Let’s take particles for example: They are known to be both a major cause of failure (abrasion, contact fatigue, stiction, erosion) and a major consequence of failure (wear debris), regardless of the cause. So, if particles are the cause and/or effect of failure, wouldn’t we want to be rigorously monitoring them in our lubricants?
Consider this: If our machine’s lubricant is tested and found to be extremely clean, what can we conclude about the health of our gears and bearings?
There are exceptions, of course, and oil analysis doesn’t alert you to certain well-known failure modes, such as machine imbalance, shaft cracks, misalignment, looseness, soft foot, and resonance. However, these conditions soon transition through failure stages to produce wear debris along the way.
Wear debris are excavated particles from bearing and gear surfaces due to mechanical impact and sliding conditions. These particles will trigger analysis alarms.
Catching abnormal wear and critical machine faults long before catastrophic failure is one of the main advantages of oil analysis. If accelerated abrasive wear suddenly occurs in a bearing with 90% remaining useful life (RUL), this can be detected and the condition corrected. In contrast, abrasive wear may actually attenuate bearing and gear vibration until so much material is lost and precipitous failure commences.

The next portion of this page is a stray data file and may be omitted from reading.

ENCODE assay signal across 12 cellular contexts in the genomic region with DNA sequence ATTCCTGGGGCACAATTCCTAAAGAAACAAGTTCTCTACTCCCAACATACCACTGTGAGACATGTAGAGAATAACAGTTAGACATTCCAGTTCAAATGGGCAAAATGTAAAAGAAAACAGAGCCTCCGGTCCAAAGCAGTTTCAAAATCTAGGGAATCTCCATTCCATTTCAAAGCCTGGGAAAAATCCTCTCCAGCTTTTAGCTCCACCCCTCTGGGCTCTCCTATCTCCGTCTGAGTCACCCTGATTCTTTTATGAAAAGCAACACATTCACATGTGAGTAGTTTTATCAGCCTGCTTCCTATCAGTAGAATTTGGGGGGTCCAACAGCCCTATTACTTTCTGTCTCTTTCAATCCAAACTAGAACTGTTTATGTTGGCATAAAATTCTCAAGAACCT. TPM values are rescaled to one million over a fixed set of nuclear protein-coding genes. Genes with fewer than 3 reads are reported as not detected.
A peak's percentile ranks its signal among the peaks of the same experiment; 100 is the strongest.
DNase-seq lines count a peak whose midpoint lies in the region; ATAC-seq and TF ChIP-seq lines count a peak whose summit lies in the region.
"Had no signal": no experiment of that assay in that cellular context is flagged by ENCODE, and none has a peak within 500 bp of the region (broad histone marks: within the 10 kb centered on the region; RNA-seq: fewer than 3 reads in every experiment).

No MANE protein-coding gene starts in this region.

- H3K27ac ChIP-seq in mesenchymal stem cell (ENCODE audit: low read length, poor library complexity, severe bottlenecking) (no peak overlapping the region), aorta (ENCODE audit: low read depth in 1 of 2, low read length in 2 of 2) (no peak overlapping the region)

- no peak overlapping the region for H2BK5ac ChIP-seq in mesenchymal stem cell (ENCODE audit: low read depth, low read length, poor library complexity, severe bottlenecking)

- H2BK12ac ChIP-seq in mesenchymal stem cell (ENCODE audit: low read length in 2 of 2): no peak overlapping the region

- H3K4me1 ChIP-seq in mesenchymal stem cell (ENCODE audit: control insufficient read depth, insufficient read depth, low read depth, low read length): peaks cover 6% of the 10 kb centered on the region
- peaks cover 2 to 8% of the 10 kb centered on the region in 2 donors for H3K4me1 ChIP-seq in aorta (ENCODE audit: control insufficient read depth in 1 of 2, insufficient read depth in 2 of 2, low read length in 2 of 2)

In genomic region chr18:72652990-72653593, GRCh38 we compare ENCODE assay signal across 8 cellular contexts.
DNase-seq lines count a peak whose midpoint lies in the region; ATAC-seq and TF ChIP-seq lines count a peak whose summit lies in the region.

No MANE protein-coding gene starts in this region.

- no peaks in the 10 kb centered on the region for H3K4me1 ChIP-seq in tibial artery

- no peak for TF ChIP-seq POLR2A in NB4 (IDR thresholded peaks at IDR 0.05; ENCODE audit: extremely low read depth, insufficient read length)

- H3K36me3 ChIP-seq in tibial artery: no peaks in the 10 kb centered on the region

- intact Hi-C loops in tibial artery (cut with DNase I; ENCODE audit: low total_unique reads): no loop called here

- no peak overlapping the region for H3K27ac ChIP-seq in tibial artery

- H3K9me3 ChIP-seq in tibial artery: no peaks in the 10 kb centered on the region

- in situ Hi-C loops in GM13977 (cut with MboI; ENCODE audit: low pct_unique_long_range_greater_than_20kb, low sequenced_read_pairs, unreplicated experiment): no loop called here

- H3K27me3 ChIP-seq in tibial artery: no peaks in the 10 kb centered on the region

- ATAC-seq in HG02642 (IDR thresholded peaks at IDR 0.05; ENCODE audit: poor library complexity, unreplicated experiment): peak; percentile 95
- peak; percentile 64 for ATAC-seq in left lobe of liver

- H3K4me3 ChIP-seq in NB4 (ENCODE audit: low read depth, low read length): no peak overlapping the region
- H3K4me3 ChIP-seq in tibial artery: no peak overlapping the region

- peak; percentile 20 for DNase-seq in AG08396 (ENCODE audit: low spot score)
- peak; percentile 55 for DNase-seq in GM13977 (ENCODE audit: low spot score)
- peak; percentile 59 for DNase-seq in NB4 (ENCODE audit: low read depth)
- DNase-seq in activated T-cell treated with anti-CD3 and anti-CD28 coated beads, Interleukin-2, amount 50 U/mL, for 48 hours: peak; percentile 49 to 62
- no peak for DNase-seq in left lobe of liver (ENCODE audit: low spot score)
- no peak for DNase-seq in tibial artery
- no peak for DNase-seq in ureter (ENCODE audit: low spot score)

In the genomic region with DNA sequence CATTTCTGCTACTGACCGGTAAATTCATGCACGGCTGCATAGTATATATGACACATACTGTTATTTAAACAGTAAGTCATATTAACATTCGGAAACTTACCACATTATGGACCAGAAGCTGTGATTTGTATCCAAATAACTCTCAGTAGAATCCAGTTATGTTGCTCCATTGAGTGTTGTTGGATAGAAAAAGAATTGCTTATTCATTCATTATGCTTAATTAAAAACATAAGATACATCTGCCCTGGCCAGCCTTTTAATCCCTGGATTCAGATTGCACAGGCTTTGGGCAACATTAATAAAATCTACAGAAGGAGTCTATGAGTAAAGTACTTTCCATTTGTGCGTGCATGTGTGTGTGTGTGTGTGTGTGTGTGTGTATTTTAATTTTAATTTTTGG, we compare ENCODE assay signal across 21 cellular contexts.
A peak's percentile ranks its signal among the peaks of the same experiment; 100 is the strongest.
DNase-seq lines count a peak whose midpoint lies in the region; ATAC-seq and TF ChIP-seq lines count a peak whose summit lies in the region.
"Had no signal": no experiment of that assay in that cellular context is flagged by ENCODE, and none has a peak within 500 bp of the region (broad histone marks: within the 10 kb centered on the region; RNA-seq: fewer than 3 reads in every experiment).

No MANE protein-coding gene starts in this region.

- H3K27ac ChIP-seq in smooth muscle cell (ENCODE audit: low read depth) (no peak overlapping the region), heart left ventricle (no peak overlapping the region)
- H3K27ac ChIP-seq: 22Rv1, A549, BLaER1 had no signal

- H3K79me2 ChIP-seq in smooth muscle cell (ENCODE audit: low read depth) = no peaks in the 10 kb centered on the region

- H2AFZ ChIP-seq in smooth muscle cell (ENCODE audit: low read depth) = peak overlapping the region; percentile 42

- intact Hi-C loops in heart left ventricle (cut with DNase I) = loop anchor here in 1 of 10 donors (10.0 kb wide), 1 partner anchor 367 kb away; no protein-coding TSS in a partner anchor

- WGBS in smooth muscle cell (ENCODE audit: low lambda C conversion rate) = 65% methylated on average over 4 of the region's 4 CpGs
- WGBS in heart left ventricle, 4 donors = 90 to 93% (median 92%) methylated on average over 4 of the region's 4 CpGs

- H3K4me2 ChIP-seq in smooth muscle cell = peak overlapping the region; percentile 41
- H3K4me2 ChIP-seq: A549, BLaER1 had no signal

Palo Verde Nuclear Generating Station found that “for oil lubricated bearings the oil analysis results usually show up earlier than the vibration indications. If the bearings removed for only oil analysis alarms had been allowed to run, the vibration symptoms would have eventually shown up.”
The pie chart in their report (presented to the Vibration Institute), shows that oil analysis detected bearing faults 40% of the time not reported by vibration, while vibration detected bearing issues 33% of the time not reported by oil analysis.
Only 27% of the time did both technologies see bearing faults in unison.